Abel Meeropol, under the pen name of Lewis Allan, was the composer of the song "Strange Fruit." I'm producing an animation about the amazing story of the song's creation and its linkage to Billie Holliday, so it was a natural to pay a visit to the Howard Gottlieb Archival Center at Boston University, where his papers are stored.
An internet search will easily get you biographical details of Meeropol's life, but in this post, my aim is to give you a sense of how these documents brought me closer to the person.
Read and see more.
Meeropol was a creative man. He wrote music, lyrics, poetry, and he festooned much of his personal correspondence with drawings. He had a long marriage and a warm family life, he and his wife adopting the two sons of Julius and Ethel Rosenberg, left orphaned by the execution of their parents. He became energized by politics as a young man and one gets the sense of a person who tried to maintain a vision of humanism amidst the rough-and-tumble of political activism.
Meeropol was constantly on the hustle to find gigs and to leverage his successes, soliciting support from the likes of Kurt Weill and Thomas Mann to support his Guggenheim application.
Aside from Strange Fruit, it was co-writing "The House I Live In," performed by Frank Sinatra, that brought him his highest level of fame. Even then, he was irate that they cut out his verse saying "my neighbors white and black." The usual Hollywood cowardice.
He expended a lot of energy pushing back against the myth that Billie Holliday had written Strange Fruit, as propagated in her biography "Lady Sings the Blues". That song, recorded by Holliday in 1939, sold many copies-at least hundreds of thousands. And yet, Meeropol received a letter written on May 21, 1941, from Edward B. Marks, his publisher, regretting that he was due less than $2.00 for royalties(on sheet music) and stating this: "Laura Duncan keeps singing the song and people keep saying flattering things about it, but they just don't go out and buy it." Make of that what you will.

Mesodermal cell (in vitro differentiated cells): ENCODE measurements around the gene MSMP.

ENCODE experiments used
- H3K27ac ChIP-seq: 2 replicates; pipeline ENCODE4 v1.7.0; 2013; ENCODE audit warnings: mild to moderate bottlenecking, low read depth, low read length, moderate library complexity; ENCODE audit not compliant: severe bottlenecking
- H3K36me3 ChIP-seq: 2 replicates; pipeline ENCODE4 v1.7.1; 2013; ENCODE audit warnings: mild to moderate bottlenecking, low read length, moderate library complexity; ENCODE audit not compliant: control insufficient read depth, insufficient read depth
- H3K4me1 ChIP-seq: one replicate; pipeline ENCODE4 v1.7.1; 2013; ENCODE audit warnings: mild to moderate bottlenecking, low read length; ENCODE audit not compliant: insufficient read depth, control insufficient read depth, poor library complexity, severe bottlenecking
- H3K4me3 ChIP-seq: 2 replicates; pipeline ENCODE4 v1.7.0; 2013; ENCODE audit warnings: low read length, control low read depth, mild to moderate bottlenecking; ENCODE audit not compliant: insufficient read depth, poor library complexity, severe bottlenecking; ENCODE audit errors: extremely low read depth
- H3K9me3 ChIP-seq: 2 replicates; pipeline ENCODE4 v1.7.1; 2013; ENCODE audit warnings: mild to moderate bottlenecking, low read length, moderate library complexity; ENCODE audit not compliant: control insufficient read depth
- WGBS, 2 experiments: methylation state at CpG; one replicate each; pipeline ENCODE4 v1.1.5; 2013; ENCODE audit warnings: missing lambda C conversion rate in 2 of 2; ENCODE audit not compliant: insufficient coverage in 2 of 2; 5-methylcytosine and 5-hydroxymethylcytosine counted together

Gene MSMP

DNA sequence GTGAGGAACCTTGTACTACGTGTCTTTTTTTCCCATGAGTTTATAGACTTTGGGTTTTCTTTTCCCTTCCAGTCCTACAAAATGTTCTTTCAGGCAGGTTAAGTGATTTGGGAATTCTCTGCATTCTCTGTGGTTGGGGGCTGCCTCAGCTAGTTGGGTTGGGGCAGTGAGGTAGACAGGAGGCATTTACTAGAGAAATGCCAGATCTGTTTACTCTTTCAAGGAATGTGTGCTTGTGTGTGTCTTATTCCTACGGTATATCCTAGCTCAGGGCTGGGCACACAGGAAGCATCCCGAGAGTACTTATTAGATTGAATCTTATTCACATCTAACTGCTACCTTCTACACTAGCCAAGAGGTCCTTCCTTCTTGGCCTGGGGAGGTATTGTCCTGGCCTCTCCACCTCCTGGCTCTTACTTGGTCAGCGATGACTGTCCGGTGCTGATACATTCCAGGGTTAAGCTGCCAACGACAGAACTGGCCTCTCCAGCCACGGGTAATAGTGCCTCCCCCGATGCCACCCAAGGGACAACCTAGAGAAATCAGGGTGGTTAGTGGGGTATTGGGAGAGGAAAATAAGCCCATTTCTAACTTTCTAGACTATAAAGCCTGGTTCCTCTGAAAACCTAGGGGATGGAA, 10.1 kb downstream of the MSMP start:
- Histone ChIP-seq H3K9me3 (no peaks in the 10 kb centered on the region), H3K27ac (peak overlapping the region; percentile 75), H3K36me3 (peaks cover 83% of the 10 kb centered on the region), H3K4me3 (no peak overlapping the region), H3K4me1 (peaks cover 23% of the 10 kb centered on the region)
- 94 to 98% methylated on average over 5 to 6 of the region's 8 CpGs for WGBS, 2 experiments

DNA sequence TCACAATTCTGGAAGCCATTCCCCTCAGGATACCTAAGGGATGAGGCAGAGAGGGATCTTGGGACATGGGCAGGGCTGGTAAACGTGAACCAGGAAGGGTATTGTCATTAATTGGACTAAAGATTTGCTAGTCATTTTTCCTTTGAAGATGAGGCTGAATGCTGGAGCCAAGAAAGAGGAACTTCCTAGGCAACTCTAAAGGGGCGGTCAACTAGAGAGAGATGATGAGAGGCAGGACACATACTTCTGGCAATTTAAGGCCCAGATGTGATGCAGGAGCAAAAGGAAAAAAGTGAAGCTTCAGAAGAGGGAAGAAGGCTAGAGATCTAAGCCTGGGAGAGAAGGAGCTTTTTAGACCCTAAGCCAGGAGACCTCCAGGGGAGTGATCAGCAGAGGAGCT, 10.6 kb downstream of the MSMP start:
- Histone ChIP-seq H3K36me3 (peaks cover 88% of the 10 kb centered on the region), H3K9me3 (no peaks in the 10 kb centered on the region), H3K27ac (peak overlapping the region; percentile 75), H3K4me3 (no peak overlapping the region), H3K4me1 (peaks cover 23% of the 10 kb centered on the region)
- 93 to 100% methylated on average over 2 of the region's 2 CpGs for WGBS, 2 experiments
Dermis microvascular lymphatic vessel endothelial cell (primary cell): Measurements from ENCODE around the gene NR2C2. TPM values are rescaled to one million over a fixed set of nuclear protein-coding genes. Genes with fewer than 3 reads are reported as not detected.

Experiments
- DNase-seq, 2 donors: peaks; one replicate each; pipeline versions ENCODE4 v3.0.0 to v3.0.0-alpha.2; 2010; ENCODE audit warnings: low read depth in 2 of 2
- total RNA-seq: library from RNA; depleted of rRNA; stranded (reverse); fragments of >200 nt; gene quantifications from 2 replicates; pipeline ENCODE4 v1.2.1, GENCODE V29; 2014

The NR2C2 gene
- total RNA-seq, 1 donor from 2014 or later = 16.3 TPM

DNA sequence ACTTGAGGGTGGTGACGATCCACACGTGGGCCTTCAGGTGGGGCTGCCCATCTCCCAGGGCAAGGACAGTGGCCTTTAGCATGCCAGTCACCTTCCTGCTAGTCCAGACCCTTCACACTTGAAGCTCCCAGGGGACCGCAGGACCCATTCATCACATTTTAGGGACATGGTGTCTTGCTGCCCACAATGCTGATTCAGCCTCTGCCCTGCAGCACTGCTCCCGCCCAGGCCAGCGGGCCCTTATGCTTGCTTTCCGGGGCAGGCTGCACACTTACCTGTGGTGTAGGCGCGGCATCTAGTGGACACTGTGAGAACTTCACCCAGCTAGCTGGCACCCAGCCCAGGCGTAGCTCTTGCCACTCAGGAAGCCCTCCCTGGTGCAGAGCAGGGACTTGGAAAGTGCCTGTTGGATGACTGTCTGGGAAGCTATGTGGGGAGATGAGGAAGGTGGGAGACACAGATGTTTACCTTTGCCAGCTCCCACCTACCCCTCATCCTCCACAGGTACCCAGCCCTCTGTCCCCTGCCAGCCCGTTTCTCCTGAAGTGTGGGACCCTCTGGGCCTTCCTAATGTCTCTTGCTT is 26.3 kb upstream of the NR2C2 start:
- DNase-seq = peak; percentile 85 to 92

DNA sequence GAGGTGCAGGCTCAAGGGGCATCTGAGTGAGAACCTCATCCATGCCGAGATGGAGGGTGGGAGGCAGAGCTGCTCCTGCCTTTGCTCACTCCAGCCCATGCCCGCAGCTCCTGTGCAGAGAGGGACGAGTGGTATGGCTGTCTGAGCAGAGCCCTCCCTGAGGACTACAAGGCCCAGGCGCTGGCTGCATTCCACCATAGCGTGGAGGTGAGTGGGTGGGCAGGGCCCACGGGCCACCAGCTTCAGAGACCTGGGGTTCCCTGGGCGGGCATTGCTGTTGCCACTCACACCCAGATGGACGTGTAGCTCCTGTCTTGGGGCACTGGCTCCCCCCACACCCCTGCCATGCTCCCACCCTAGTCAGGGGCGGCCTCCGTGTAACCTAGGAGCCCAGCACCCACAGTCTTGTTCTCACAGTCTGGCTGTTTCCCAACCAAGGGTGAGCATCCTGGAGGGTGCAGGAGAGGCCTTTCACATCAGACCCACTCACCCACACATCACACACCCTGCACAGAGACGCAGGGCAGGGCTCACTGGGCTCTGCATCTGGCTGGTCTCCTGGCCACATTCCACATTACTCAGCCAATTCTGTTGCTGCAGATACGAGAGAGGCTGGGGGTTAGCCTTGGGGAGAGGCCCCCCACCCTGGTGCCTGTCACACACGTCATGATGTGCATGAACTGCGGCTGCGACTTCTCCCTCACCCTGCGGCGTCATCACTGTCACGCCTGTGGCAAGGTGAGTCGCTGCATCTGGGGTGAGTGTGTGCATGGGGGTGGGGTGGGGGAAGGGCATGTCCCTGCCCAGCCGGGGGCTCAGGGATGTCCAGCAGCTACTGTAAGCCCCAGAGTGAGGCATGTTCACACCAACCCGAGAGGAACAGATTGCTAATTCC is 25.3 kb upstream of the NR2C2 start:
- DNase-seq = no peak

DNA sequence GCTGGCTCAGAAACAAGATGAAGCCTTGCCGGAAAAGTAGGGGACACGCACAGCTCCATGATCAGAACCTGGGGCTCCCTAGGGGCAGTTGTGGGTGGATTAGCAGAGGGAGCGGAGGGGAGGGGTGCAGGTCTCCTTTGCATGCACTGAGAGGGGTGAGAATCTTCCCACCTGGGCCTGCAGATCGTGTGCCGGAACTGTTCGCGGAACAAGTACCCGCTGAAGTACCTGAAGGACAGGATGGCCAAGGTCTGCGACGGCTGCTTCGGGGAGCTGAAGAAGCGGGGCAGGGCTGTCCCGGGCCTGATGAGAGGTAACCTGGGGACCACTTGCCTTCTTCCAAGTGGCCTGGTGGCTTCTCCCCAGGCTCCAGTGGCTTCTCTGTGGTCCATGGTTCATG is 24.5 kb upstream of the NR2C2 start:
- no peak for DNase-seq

Here is another letter from Marks, slightly less interesting, but completely representative of the kinds of communications that passed between Marks and Meeropol:
Another interesting letter came from John Hammond, Billie Holliday's producer at Columbia Records. It was Hammond who would not let her record "Strange Fruit" for Columbia and the song was recorded by Milt Gabler's Commodore Records. Gabler was one of the cohort associated, as was Meeropol, with New York's ironically titled Cafe Society. Was Hammond influenced to consider Meeropol's songs because of the success of "Strange Fruit?" We don't know, but in any case, he seems to be allied with Meeropol in getting his work recorded by Holliday. He says Meeropol's song "I Got A Right" is "very swell and I would like to see more of your recent work."
Overall, Meeropol's papers give us a picture of a man who operated in a uniquely mid-twentieth century space, juggling high and "people's" art, family, finance and leftist politics for most of his life. I believe it's a life worthy to be chronicled in detail. My own challenge is to give dimension to the character of Abel Meeropol as he will appear in my animation about the creation of "Strange Fruit."